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Austerity, Brexit, and corruption

 Published: 14:52, 13 June 2024

Austerity, Brexit, and corruption

In October 2022, Rishi Sunak entered history books as the UK’s first British-Asian prime minister.

Assuming opinion polls are correct, he will also lead his Conservative government to a historic general election defeat on July 4. One that seemed impossible after the 2019 election reduced the opposition Labour party to its lowest number of MPs in eight decades.

But that was then. The cumulative toll of 14 years of Conservative governments burning through five prime ministers since 2010 has become too big a burden for any politician to defend, let alone one as lacking in political instinct and the common touch as Sunak.

From a relatively sane appointment compared to predecessor Liz Truss, whose 49-day short premiership doubled the deficit in treasury finances, to an object of public ridicule in under two years, defeat will seem quite the fall within Sunak’s otherwise gilded life as the wealthiest ever occupant of 10 Downing Street.

 The caveat remains that only four Labour leaders have ever led their party to a general election victory. While each of these was able to win further elections, that’s still a mere four winners across a century. Labour leader Sir Keir Starmer has curbed enthusiasm among left-wing Labour supporters by pivoting right, so has cause to fear that reports of 20-point poll leads and pundits talking up ‘a potential electoral extinction event for the Conservatives’, might also dampen Labour’s own turnout.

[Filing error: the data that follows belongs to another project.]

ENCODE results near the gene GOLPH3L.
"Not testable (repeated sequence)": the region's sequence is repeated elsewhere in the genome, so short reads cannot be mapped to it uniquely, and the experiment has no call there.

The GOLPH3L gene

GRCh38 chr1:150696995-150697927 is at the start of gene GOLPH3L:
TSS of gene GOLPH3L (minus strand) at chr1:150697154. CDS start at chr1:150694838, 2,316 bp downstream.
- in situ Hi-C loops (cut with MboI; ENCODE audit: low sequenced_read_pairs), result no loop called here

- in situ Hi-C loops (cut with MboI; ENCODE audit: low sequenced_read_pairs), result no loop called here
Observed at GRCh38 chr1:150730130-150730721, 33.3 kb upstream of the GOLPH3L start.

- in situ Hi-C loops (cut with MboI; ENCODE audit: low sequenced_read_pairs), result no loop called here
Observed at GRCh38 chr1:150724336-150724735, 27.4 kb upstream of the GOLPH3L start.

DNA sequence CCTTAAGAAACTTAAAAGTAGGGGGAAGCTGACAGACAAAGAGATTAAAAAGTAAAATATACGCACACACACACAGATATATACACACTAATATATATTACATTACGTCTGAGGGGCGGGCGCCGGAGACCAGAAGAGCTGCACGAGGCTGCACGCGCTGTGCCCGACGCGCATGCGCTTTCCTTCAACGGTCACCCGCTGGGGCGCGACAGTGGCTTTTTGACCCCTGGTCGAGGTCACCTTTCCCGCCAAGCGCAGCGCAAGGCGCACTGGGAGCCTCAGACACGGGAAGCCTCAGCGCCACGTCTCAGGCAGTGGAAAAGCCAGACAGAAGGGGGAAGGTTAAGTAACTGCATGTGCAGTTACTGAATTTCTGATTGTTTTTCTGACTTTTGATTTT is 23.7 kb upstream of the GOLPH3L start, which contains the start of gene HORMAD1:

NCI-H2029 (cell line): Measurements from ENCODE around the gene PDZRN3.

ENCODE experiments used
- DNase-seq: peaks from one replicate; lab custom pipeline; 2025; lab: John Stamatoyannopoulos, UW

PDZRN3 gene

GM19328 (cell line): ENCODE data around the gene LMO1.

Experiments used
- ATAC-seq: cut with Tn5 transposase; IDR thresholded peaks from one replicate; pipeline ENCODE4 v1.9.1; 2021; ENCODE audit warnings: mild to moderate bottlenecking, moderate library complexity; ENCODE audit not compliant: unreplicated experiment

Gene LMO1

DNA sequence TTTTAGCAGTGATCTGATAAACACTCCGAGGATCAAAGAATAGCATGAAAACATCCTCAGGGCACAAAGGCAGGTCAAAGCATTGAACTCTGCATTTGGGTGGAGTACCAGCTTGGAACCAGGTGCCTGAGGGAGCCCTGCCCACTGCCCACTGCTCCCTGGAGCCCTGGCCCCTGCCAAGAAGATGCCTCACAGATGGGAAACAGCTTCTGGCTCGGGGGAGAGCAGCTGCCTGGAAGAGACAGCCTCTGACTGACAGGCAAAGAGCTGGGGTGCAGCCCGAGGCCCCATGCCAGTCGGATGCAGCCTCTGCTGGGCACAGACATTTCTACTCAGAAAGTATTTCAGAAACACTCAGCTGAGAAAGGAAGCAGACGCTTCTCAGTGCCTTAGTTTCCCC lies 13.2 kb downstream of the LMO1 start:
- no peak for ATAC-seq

However, even allowing for Sunak’s party somehow remaining the largest, it is already clear from a succession of daily blunders and gaffes that he personally cannot continue for long.

 Just like Boris Johnson who catapulted him to prominence as Chancellor of the Exchequer, the more the British public has got to know Rishi Sunak, the less they have come to like or trust him. Unlike Johnson who had the advantage in 2019 of Nigel Farage’s insurgent Brexit party standing down in seats already held by Conservatives, Sunak is facing the prospect of Farage’s new Reform party splitting an already weakened Conservative base.

 That Farage -- a deep right populist agitator best known for driving Brexit who has failed in all his past attempts to win a seat in the House of Commons -- can get more attention than the bigger Liberal Democratic party and cast himself as “the next opposition,” says a lot about the malaise in British politics. Not least because a conspicuous lack of benefits from Brexit for him to boast about, is leaving his party even more closely associated with dog whistles designed to appeal to racist voters.

All this reflects how dramatically continual displays of incompetence have undermined the Conservatives’ credibility. Some of these may not have occurred had David Cameron and his Chancellor George Osborne not so arrogantly pursued an austerity policy that reduced the scope for economic growth and dramatically exacerbated inequality.